Bostini Cream Pie
(from Donna Scala & Kurtis Baguley of Bistro Don Giovanni and Scala's Bistro)
Makes 8 generous servings
3/4 cup whole milk
2 3/4 tablespoons cornstarch
1 whole egg, beaten
9 egg yolks, beaten
3 3/4 cups heavy whipping cream
1/2 vanilla bean ( I used 1 tsp. vanilla bean)
1/2 cup + 1 tablespoon sugar
1 1/2 cups cake flour
3/4 cup superfine sugar
1 1/3 teaspoons baking powder
1/3 teaspoon salt
1/3 cup canola oil
1/3 cup beaten egg yolks (3 to 4 yolks)
3/4 cup fresh orange juice (I used coconut water)
1 1/2 tablespoons grated orange zest
1 teaspoon pure vanilla extract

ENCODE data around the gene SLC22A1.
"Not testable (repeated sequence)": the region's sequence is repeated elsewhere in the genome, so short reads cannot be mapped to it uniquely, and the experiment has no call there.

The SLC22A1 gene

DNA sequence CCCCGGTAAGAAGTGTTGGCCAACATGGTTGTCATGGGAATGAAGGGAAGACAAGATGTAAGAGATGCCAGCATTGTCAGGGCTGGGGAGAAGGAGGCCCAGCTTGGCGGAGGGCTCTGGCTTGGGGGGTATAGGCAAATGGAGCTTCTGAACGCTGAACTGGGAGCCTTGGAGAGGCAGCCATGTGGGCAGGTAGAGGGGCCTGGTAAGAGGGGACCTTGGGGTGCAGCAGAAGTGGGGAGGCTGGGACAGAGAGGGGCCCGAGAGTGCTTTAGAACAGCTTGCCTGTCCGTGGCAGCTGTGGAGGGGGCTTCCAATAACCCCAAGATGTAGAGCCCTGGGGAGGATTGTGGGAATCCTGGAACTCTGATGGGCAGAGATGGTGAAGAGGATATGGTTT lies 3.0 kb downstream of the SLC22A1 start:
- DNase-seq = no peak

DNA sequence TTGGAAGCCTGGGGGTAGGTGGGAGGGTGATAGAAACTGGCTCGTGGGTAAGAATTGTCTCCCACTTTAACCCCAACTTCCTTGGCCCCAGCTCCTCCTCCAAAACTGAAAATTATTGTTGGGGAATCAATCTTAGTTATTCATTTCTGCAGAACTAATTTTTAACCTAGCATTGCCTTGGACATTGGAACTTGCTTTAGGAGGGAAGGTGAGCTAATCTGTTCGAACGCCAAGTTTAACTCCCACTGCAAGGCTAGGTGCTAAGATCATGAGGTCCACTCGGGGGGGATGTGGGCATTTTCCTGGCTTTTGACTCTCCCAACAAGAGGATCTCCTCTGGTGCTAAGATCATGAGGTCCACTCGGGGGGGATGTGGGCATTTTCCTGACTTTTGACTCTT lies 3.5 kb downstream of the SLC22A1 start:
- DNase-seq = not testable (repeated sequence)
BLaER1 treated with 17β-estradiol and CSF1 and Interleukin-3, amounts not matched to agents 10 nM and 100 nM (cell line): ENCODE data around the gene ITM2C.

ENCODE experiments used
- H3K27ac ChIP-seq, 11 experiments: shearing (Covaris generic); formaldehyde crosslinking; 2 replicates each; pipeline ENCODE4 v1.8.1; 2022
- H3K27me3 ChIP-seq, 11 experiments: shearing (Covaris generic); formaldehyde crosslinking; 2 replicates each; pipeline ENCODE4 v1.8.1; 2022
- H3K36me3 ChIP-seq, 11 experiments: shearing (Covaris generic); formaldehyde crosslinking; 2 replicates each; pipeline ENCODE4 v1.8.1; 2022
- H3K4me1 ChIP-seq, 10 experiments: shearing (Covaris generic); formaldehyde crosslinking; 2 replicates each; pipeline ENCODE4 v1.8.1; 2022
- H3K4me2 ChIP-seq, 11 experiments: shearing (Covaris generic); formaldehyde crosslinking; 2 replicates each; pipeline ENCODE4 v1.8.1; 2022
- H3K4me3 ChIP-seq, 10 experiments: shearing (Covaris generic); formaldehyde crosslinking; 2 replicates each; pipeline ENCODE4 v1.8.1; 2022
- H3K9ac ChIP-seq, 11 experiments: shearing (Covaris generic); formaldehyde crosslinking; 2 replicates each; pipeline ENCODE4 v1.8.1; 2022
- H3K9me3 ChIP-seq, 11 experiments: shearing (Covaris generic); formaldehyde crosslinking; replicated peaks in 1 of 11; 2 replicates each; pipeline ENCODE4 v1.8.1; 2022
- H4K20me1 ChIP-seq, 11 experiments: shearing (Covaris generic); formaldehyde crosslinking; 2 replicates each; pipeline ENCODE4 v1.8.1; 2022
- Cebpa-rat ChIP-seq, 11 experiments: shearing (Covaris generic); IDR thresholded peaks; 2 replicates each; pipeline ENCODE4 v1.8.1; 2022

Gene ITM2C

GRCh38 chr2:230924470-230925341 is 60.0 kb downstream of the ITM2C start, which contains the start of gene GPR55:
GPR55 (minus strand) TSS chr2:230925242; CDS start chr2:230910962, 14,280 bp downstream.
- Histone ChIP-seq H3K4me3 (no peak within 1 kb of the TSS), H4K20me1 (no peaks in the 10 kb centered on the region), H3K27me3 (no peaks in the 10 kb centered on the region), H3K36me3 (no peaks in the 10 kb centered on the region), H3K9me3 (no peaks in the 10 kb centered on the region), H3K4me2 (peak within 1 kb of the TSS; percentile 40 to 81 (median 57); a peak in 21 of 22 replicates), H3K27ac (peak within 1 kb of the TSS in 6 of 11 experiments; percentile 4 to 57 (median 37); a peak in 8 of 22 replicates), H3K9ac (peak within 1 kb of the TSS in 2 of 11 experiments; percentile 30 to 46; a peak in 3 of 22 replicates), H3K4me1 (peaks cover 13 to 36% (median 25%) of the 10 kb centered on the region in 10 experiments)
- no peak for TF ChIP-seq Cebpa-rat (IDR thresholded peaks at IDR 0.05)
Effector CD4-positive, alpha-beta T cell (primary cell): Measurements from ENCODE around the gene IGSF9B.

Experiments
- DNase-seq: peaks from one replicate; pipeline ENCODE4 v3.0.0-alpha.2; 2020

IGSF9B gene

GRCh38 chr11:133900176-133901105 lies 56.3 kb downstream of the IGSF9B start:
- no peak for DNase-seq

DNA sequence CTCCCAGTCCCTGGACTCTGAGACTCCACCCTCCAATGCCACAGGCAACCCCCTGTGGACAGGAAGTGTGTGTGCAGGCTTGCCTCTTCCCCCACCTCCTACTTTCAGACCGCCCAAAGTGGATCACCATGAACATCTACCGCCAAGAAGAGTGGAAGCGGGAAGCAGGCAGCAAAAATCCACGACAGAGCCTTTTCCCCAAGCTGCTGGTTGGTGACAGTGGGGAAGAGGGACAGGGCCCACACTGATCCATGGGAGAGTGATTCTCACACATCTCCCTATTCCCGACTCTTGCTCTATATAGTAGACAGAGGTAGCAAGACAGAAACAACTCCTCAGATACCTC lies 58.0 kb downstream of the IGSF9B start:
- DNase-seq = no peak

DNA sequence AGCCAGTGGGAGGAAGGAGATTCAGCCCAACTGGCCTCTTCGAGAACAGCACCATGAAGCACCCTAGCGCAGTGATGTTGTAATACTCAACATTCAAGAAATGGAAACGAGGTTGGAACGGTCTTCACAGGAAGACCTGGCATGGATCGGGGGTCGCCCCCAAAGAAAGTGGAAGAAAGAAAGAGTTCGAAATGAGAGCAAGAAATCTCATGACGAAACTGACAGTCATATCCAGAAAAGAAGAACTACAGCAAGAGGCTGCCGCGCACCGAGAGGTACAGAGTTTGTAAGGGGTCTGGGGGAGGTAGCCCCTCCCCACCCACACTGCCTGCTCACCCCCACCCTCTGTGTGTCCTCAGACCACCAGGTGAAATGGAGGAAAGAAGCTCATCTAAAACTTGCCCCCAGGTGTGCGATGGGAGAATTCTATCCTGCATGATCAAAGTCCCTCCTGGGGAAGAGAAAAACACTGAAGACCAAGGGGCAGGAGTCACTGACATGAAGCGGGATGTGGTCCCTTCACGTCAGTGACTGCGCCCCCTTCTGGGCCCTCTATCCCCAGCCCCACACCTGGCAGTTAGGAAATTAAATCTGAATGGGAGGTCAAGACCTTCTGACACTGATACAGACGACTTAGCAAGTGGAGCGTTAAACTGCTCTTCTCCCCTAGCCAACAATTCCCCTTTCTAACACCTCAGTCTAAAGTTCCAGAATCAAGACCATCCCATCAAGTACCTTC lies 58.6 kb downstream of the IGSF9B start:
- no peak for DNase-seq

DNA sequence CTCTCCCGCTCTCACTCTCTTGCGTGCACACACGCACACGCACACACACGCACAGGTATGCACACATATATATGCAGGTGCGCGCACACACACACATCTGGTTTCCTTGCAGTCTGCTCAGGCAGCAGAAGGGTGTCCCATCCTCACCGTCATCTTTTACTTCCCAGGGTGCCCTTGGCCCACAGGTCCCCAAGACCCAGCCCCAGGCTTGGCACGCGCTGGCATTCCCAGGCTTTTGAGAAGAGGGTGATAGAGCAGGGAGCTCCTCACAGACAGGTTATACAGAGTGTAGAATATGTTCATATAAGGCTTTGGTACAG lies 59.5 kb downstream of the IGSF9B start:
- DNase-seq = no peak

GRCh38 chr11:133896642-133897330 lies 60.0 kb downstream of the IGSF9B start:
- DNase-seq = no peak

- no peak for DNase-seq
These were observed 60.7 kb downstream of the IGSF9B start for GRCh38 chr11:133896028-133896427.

1 cup egg whites (about 8 large)
1 teaspoon cream of tartar
8 ounces semi or bittersweet chocolate
8 ounces unsalted butter
To prepare the custard:
Combine the milk and cornstarch in a bowl; blend until smooth. Whisk in the whole egg and yolks, beating until smooth. Combine the cream, vanilla bean and sugar in a saucepan and carefully bring to a boil. When the mixture just boils, whisk a ladleful into the egg mixture to temper it, then whisk this back into the cream mixture. Cook, stirring constantly, until the mixture is thick enough to coat the back of a spoon. Strain the custard and pour into 8 large custard cups. Refrigerate to chill.
To prepare the chiffon cakes:
Preheat the oven to 325°F. Spray 8 molds with nonstick cooking spray. You may use 7-ounce custard cups, ovenproof wide mugs or even large foil cups. Whatever you use should be the same size as the custard cups.
Sift the cake flour, sugar, baking powder and salt into a large bowl. Add the oil, egg yolks, orange juice, zest and vanilla. Stir until smooth, but do not overbeat.